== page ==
Performance indicators for general practiceBMJ 1995; 311 doi: https://doi.org/10.1136/bmj.311.6999.209 (Published 22 July 1995) Cite this as: BMJ 1995;311:209
- F Azeem Majeed,
- Simon Voss
- Lecturer in public health medicine Department of Public Health Sciences, St George's Hospital Medical School, London SW17 0RE
- Consultant in public health medicine Southampton and South-West Hampshire Health Commission, Southampton SO16 4GX
Will lead to league tables of performance
Some family health services authorities are now producing performance indicators for the general practices they administer.1 2 3 With the move towards a primary care led NHS,4 5 these indicators will become an important management tool. League tables of practice performance are a possibility: for example, practices could be ranked by rates of uptake of cervical smear tests and the proportion of drugs prescribed generically. Many general practitioners, particularly those who work in deprived communities, will find this development threatening and may think that league tables will unfairly label their practice as performing poorly. Family health services authorities must therefore ensure that performance indicators are interpreted appropriately.6
Performance indicators may be used to identify and reward high performing practices with increased allocations for staff and premises. Conversely, if resources are allocated according to health need rather than performance, then less well developed practices (which are often located in areas with high need) may receive more resources. Because such practices may not have the capacity to use additional resources effectively this may lower the morale of the more innovative practices. Performance indicators should not therefore be used uncritically when resources are allocated to practices.7
General practitioners can benefit from performance indicators. They can use them to identify how their practice deviates from the norm and where scope for further investigation and audit may exist. For example, a practice with a high proportion of technically unsuitable smears may want to investigate this further. Performance indicators can also help practices to identify priorities for improvement and to monitor how well they address them over time. Finally, performance indicators can be used to carry out descriptive research into variations in medical practice in primary care.8
The most important limitation of performance indicators is that they measure only certain aspects of performance. For example, they can tell us what a practice's referral rate is but tell us nothing about the appropriateness of these referrals. Performance indicators also tell us nothing about what most general practitioners would consider to be their most important role: the clinical care of individual patients. Secondly, performance indicators could create perverse incentives, with general practitioners concentrating on improving the indicators rather than improving the quality of their care. Thirdly, performance indicators are constructed from routine data, and there are errors in these data, especially in age-sex registers (inflation of lists), census data (under enumeration), and data on referrals (inaccurate coding). Finally, indicators of prescribing are derived from prescribing analysis and cost (PACT) data; with the steadily increasing cost of NHS prescriptions, more drugs will either be prescribed on private prescriptions or be bought over the counter, making prescribing indicators derived from PACT data less useful.9 Family health services authorities need to be aware of these limitations when they use performance indicators to assess practices' performance.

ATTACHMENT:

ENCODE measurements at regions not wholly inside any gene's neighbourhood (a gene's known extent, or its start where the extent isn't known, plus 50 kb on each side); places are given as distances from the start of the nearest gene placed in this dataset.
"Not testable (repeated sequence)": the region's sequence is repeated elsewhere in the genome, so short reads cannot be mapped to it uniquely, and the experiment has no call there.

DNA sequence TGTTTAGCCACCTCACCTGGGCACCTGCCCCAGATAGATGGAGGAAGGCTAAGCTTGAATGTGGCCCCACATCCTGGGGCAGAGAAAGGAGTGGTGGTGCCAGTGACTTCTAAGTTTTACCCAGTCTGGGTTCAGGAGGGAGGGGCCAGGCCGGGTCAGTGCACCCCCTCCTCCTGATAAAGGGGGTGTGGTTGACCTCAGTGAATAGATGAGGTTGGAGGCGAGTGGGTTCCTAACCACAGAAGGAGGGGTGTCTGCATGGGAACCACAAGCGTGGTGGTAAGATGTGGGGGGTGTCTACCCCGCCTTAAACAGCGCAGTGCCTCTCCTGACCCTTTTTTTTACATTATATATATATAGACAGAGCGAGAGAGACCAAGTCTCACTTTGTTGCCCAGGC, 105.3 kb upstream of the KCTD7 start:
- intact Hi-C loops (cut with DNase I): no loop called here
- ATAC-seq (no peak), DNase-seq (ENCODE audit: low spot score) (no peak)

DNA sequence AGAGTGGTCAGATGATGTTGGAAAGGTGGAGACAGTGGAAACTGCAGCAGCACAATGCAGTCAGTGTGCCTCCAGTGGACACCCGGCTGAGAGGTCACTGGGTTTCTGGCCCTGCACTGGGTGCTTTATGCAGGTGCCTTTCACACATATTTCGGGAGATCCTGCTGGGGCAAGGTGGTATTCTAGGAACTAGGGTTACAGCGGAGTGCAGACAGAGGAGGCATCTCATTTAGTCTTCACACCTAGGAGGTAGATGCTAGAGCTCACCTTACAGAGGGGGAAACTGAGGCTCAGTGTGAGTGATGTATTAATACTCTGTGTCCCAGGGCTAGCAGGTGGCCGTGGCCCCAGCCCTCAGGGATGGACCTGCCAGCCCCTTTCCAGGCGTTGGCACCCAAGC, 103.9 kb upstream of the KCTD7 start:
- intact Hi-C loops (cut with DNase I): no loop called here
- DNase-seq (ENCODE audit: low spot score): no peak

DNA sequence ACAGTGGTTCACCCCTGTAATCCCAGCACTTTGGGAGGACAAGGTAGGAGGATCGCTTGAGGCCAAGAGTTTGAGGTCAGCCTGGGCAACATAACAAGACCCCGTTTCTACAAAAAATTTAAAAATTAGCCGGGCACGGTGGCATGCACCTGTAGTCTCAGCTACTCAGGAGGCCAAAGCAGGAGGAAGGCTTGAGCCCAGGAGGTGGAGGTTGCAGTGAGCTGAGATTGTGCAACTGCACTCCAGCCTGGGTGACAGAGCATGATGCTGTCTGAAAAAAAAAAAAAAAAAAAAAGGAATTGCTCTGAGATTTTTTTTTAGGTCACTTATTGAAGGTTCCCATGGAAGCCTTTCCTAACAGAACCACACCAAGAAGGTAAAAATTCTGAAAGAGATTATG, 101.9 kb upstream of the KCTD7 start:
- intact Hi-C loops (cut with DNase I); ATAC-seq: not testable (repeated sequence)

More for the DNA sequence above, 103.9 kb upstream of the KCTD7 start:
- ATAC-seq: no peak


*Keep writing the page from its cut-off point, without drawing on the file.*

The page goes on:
To improve the limited information available to patients (for example, in practice leaflets) when they choose a practice, some family health services authorities may wish to make performance indicators available to the public. Although many general practitioners will oppose the publication of performance indicators, we already have league tables for schools and hospitals, and the publication of league tables for general practices may be inevitable. But, because of the controversy raised by league tables elsewhere and the lack of consensus between general practitioners and managers over what constitutes “good” performance, this is a development that family health services authorities should handle sensitively. General practitioners should therefore be involved at all stages in the development and implementation of performance indicators.1 Even if the indicators are not released to the public, the new health commissions will make much greater use of performance indicators in monitoring general practices.3 4 General practitioners should therefore collaborate with family health services authorities to improve the quality and usefulness of performance indicators, and they should start to discuss with their local health commissions how they intend to use performance indicators in the management of primary care services.